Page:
When Nancy Boyd Lennon was a teenager, she used to hide when a certain young man came to visit her father, John Boyd.
Lennon said she and her two sisters were young and immature, and they didn't want to interact with this boy, who was something of a social outcast. He certainly wasn't one of the self-assured, athletic guys her father typically coached at the nearby high school. But this young man would ride his one-speed bicycle some 10 miles to sit with Boyd and listen to old 78 records of the Big Bands of the 30s and 40s.
"So this boy -- I don't think had a dad or father in his life -- so he would ride on his bike down to our house and my dad would invite him in and we would all roll our eyes, because this kid was kind of geeky," Lennon said. "And he was not among the main stream of athletic young men that my dad probably associated with himself or in high school, but he was such a kind man and as of this day, that was probably helpful to that young man."
As she grew older, Lennon recognized the life lesson in her dad's efforts to be a positive male role model for this boy.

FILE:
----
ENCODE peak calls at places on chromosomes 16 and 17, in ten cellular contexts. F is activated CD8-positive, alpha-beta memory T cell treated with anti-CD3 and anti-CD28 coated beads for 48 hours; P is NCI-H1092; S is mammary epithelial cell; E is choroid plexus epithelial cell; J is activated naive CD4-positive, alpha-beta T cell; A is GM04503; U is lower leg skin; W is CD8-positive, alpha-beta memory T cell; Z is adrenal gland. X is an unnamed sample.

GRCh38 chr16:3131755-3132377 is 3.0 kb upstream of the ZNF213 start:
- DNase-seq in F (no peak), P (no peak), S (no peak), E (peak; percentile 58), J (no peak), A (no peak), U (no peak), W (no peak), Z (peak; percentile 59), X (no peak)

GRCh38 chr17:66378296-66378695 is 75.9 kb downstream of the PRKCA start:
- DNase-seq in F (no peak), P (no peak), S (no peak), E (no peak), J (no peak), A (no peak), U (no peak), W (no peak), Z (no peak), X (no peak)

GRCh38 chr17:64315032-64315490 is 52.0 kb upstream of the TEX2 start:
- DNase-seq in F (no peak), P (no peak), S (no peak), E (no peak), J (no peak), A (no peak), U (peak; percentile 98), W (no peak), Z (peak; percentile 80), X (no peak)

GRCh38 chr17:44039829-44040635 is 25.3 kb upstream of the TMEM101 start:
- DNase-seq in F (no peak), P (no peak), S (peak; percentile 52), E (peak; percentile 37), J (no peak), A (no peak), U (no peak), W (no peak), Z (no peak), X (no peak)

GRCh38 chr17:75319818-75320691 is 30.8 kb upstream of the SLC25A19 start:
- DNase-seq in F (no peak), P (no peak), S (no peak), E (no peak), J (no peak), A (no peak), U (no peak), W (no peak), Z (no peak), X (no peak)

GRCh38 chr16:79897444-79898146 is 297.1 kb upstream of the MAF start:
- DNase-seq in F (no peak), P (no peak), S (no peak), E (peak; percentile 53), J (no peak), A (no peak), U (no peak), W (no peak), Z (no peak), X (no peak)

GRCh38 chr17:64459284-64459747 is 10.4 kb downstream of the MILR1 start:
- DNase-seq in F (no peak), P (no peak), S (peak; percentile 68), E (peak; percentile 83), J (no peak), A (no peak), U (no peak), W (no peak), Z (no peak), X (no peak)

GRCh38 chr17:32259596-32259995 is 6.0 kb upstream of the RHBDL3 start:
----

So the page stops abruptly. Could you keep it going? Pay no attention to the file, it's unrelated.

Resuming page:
"He knew, I think, that he was kind of taking him under his wing," Boyd said. "He was a very kind person."
Lennon said she knows that many people in her family embody a kind spirit to those who are in need or less fortunate because John Boyd taught them by example.
"I can remember," Lennon said, "driving by somebody with an old car, and I said, 'Look a that car. I can't believe it.' And my father said, 'No one wants to drive a car like that. That's sometimes what happens to people.' And that was a lesson I never forgot."
John Boyd was born in Newark, New Jersey. When he was young he went to live with his aunts on Long Island, where he excelled as both a student and an athlete. He believed in hard work and education, and he spent his career as a math teacher and a coach. In fact, his athleticism was probably his most memorable trait. He earned four varsity letters in high school, and after his time as a aviation navigator during World War II, when he went to college on the GI Bill, Boyd at age 32 was the starting shortstop for the Hofstra University baseball team.